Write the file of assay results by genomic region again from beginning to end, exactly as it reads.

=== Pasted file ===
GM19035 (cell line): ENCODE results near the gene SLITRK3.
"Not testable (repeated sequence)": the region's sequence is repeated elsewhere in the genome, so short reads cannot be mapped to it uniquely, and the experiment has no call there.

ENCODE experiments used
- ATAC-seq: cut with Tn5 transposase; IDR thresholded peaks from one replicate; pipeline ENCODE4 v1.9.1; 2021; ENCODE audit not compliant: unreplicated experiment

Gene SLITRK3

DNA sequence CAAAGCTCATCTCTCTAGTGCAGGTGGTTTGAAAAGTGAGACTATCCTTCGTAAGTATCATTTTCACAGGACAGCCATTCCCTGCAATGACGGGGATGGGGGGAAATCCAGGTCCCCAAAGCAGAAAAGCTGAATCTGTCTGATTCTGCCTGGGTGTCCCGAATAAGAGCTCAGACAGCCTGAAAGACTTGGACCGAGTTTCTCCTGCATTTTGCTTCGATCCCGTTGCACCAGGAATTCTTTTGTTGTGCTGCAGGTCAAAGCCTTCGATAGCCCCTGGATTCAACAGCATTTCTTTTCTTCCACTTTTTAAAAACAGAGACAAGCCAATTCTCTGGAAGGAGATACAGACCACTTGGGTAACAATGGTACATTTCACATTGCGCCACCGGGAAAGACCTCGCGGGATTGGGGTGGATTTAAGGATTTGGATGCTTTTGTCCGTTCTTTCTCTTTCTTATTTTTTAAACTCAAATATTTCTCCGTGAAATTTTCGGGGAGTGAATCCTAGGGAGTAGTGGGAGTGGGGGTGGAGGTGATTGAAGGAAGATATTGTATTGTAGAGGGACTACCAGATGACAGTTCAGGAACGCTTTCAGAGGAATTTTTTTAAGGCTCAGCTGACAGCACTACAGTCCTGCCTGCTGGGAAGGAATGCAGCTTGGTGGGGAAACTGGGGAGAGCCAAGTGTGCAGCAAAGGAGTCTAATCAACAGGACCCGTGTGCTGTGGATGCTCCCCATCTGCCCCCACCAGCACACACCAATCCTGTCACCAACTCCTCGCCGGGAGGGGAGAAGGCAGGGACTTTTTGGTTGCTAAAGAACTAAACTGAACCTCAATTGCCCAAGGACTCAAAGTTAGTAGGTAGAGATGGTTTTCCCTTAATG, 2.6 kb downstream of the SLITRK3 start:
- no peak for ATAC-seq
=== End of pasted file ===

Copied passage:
GM19035 (cell line): ENCODE results near the gene SLITRK3.
"Not testable (repeated sequence)": the region's sequence is repeated elsewhere in the genome, so short reads cannot be mapped to it uniquely, and the experiment has no call there.

ENCODE experiments used
- ATAC-seq: cut with Tn5 transposase; IDR thresholded peaks from one replicate; pipeline ENCODE4 v1.9.1; 2021; ENCODE audit not compliant: unreplicated experiment

Gene SLITRK3

DNA sequence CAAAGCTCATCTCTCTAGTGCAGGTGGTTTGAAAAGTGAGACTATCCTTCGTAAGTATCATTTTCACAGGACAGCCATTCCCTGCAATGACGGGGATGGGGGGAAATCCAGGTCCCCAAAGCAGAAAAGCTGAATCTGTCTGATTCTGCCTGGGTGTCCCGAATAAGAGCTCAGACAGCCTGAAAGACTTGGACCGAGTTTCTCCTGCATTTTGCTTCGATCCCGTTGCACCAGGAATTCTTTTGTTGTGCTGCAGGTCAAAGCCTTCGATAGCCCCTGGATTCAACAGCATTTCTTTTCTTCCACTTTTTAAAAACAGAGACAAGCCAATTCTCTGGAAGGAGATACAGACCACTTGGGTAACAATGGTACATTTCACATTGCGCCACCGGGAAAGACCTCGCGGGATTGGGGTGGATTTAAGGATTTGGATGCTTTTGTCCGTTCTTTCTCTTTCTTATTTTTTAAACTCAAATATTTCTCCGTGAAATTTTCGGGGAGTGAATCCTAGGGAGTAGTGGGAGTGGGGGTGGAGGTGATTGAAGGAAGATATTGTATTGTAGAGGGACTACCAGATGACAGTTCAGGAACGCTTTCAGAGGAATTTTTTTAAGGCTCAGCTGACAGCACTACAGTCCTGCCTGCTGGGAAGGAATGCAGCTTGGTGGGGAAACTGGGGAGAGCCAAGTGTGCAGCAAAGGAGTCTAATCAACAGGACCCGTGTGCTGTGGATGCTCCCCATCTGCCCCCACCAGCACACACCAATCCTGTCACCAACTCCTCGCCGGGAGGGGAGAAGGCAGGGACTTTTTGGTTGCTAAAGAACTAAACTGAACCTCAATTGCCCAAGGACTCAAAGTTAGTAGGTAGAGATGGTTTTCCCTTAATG, 2.6 kb downstream of the SLITRK3 start:
- no peak for ATAC-seq